Chronic back pain management can have physical and emotional benefits. Chronic pain's emotional effects include depression, anger, anxiety, and fear of re-injury which may hinder the ability to return to work or once enjoyable activities.
The emotional toll of chronic pain also can make pain worse. Anxiety, stress, depression, anger, and fatigue interact in complex ways with chronic pain and may decrease the body's production of natural painkillers; moreover, such negative feelings may increase the level of substances that amplify sensations of pain, causing a vicious cycle of pain.
When it comes to your sex life, low back pain can have serious impact. You may start avoiding bedroom encounters for fear of triggering more pain, and if your partner gets no explanation for your seeming loss of interest, your relationship may feel strained, too.
That’s why people with chronic back pain should bring sexual problems into the open, with their partner and with an understanding doctor who can help, says Michael R. Marks, MD, MBA, a spokesman for the American Academy of Orthopaedic Surgeons...
If you or someone you love suffers from chronic pain it is important to get help. There are many effective treatments available to relieve pain so that you or your loved one can start living again.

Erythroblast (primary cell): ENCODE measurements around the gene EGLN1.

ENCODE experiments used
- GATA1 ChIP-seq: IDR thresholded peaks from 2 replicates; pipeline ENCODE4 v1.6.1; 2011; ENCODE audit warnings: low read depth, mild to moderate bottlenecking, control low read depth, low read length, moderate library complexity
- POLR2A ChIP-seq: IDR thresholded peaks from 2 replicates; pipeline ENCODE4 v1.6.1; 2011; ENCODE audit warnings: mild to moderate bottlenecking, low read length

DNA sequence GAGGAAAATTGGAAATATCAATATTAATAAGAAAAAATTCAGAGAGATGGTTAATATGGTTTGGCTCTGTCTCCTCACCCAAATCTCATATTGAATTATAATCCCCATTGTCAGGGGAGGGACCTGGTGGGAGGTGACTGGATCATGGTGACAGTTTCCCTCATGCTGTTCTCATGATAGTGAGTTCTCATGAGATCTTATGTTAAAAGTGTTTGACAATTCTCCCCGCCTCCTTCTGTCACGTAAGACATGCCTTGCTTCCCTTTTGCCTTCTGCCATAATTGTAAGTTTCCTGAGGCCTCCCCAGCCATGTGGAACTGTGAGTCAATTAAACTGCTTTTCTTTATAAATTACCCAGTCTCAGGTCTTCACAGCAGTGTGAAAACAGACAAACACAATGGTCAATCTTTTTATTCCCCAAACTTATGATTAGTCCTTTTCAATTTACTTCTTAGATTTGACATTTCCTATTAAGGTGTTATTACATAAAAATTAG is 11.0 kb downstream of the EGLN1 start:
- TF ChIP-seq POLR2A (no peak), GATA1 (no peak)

Managing Chronic Pain
The ideal treatment for chronic pain is a comprehensive approach that addresses a person's physical, emotional, and cognitive needs. Successful treatment requires choosing a life-long plan of wellness that may include:
If you suffer from chronic pain, the first thing to do is to see a doctor and get treated. Other steps that can make living with chronic pain more tolerable include the following:
Learn how to relax through deep breathing and other stress management techniques.
Set achievable goals and don't over do it on good days; learn to pace yourself.
Engage in positive self-talk (statements that reaffirm positive qualities).
Build in rest, exercise, and relaxation times in your daily schedule.
Join a chronic pain support group and/or find the nearest meeting for the American Pain Society.
Know your medications, including expected benefits and side effects. When the "cost" exceeds the benefit, ask your doctor if something else might work better.
Decrease or eliminate alcohol consumption. Pain often disrupts sleep and alcohol can further disrupt the sleep cycle.
Quit smoking. Cigarettes can impair healing and have been identified as a risk factor in the development of many diseases including degenerative disc disease, a leading cause of low back pain.